The Department for Business, Innovation & Skills (BIS) has released new guidance as part of a “more aggressive” stance to tackle employers using unpaid interns to avoid the requirement to pay the national minimum wage.

According to The Guardian, the guidance has been issued to coincide with the end of the academic year, when students are expected to start hunting for work experience placements/ internships as they take their first tentative steps into the world of work.

The purpose of work experience and internships is to provide the opportunity to gain experience for a professional career over a limited period.  The focus should be “shadowing” work, not actually doing it.  However, a number of employers have been accused of getting this balance wrong.  An extreme example may be, a football news website.  In December 2012, Goal admitted having 30 unpaid interns file its match reports and write content for its UK edition.  With only 22 “proper” employees, it is easy to see why the interns’ roles may be thought to go beyond shadowing.  HMRC is currently investigating the matter further.

The line between an intern on the one hand and an employee or worker entitled to the national minimum wage on the other is not always a clear one.  The guidance includes some useful examples of interns who should be paid the minimum wage, even where they are arguably not carrying out work!  These include:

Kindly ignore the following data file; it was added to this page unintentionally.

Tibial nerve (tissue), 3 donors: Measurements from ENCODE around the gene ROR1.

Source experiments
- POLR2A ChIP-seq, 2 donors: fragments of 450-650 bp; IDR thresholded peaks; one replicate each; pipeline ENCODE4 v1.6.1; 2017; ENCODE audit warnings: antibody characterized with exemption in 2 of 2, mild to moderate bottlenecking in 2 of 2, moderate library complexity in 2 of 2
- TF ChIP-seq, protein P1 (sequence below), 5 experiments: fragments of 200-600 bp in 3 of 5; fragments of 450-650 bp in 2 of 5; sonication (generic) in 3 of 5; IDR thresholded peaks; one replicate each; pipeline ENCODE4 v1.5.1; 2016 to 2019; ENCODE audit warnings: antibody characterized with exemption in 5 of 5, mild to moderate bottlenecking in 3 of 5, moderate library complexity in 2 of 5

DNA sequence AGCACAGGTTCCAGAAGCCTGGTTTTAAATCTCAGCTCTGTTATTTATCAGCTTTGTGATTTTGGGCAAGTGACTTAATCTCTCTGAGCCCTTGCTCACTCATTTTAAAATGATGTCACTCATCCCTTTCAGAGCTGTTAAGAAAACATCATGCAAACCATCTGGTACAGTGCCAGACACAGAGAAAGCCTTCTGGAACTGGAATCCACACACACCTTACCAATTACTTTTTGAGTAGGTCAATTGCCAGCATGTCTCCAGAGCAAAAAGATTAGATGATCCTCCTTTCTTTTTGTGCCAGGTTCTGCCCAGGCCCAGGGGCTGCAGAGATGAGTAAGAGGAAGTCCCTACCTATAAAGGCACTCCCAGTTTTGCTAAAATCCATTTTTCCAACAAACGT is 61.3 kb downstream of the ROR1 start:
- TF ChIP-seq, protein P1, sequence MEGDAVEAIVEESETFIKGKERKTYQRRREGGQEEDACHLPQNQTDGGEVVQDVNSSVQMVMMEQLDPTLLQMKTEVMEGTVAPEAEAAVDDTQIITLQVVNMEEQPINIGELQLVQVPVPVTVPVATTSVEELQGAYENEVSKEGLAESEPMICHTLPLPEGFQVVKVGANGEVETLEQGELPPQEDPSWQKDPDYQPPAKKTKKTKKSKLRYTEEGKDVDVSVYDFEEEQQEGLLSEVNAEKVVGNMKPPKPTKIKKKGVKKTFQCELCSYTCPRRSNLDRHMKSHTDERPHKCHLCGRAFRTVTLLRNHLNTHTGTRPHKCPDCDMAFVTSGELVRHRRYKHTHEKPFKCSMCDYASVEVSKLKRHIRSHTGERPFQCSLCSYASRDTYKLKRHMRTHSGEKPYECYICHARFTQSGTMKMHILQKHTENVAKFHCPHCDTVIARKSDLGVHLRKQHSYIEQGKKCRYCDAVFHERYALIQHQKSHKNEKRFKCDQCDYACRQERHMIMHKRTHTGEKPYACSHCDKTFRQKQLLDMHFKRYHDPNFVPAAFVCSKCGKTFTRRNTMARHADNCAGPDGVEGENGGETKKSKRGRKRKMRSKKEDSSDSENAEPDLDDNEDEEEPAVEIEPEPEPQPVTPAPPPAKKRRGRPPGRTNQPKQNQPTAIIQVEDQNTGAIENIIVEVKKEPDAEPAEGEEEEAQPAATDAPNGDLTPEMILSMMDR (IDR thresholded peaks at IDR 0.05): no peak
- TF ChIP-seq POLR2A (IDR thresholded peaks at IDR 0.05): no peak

• where an intern is promised employment at the end of an internship (this is likely to be viewed as training as part of the employment); and
  • unspecified expenses, for example “travel expenses”, which are paid irrespective of whether the intern has incurred any travel costs (this is likely to be viewed as a financial reward for work done, and as such must comply with the national minimum wage).

It is difficult to see how the guidance supports a more “aggressive” position towards employers who misuse interns to avoid paying for work done.  This may just be wishful thinking and propaganda by BIS.  However, it is undoubtedly useful guidance both for potential interns, in order to understand their rights, and for employers considering how to structure their internship programmes.